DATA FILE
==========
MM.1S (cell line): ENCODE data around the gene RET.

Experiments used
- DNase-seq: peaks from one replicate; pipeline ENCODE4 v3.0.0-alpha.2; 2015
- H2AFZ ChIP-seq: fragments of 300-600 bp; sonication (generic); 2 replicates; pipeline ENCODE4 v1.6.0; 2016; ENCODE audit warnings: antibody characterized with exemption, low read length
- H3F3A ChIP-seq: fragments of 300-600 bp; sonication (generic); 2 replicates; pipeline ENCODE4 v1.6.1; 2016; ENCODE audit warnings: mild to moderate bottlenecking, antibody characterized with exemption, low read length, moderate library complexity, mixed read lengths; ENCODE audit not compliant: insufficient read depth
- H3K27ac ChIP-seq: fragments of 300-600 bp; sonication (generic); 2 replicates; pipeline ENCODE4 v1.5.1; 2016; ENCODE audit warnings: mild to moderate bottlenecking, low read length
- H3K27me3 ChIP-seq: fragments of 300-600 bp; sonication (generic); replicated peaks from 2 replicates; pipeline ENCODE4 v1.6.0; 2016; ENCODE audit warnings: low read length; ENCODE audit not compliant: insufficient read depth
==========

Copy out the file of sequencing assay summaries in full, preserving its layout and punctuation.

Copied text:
MM.1S (cell line): ENCODE data around the gene RET.

Experiments used
- DNase-seq: peaks from one replicate; pipeline ENCODE4 v3.0.0-alpha.2; 2015
- H2AFZ ChIP-seq: fragments of 300-600 bp; sonication (generic); 2 replicates; pipeline ENCODE4 v1.6.0; 2016; ENCODE audit warnings: antibody characterized with exemption, low read length
- H3F3A ChIP-seq: fragments of 300-600 bp; sonication (generic); 2 replicates; pipeline ENCODE4 v1.6.1; 2016; ENCODE audit warnings: mild to moderate bottlenecking, antibody characterized with exemption, low read length, moderate library complexity, mixed read lengths; ENCODE audit not compliant: insufficient read depth
- H3K27ac ChIP-seq: fragments of 300-600 bp; sonication (generic); 2 replicates; pipeline ENCODE4 v1.5.1; 2016; ENCODE audit warnings: mild to moderate bottlenecking, low read length
- H3K27me3 ChIP-seq: fragments of 300-600 bp; sonication (generic); replicated peaks from 2 replicates; pipeline ENCODE4 v1.6.0; 2016; ENCODE audit warnings: low read length; ENCODE audit not compliant: insufficient read depth